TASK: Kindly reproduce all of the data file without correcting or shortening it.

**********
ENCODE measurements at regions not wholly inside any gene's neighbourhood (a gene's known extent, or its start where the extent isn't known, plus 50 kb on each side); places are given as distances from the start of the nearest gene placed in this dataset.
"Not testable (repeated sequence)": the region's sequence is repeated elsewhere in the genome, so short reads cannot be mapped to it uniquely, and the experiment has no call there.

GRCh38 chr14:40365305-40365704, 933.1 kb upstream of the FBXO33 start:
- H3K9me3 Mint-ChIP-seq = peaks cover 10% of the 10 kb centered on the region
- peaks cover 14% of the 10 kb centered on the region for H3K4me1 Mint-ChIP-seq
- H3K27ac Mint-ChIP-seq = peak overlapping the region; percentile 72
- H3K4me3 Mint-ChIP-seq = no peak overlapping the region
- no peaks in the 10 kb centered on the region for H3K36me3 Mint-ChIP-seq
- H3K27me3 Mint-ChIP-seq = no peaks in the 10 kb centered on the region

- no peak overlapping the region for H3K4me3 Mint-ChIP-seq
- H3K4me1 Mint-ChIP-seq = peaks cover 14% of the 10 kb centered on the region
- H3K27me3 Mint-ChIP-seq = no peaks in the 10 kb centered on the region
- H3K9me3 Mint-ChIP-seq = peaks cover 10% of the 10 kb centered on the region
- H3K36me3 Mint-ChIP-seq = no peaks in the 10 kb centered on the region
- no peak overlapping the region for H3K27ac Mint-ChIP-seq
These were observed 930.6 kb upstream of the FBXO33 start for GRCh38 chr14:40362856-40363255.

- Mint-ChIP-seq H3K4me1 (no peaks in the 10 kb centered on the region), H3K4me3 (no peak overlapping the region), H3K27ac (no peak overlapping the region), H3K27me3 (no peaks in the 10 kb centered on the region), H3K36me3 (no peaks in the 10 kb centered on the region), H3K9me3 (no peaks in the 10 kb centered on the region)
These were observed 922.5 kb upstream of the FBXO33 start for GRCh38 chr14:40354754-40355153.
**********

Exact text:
ENCODE measurements at regions not wholly inside any gene's neighbourhood (a gene's known extent, or its start where the extent isn't known, plus 50 kb on each side); places are given as distances from the start of the nearest gene placed in this dataset.
"Not testable (repeated sequence)": the region's sequence is repeated elsewhere in the genome, so short reads cannot be mapped to it uniquely, and the experiment has no call there.

GRCh38 chr14:40365305-40365704, 933.1 kb upstream of the FBXO33 start:
- H3K9me3 Mint-ChIP-seq = peaks cover 10% of the 10 kb centered on the region
- peaks cover 14% of the 10 kb centered on the region for H3K4me1 Mint-ChIP-seq
- H3K27ac Mint-ChIP-seq = peak overlapping the region; percentile 72
- H3K4me3 Mint-ChIP-seq = no peak overlapping the region
- no peaks in the 10 kb centered on the region for H3K36me3 Mint-ChIP-seq
- H3K27me3 Mint-ChIP-seq = no peaks in the 10 kb centered on the region

- no peak overlapping the region for H3K4me3 Mint-ChIP-seq
- H3K4me1 Mint-ChIP-seq = peaks cover 14% of the 10 kb centered on the region
- H3K27me3 Mint-ChIP-seq = no peaks in the 10 kb centered on the region
- H3K9me3 Mint-ChIP-seq = peaks cover 10% of the 10 kb centered on the region
- H3K36me3 Mint-ChIP-seq = no peaks in the 10 kb centered on the region
- no peak overlapping the region for H3K27ac Mint-ChIP-seq
These were observed 930.6 kb upstream of the FBXO33 start for GRCh38 chr14:40362856-40363255.

- Mint-ChIP-seq H3K4me1 (no peaks in the 10 kb centered on the region), H3K4me3 (no peak overlapping the region), H3K27ac (no peak overlapping the region), H3K27me3 (no peaks in the 10 kb centered on the region), H3K36me3 (no peaks in the 10 kb centered on the region), H3K9me3 (no peaks in the 10 kb centered on the region)
These were observed 922.5 kb upstream of the FBXO33 start for GRCh38 chr14:40354754-40355153.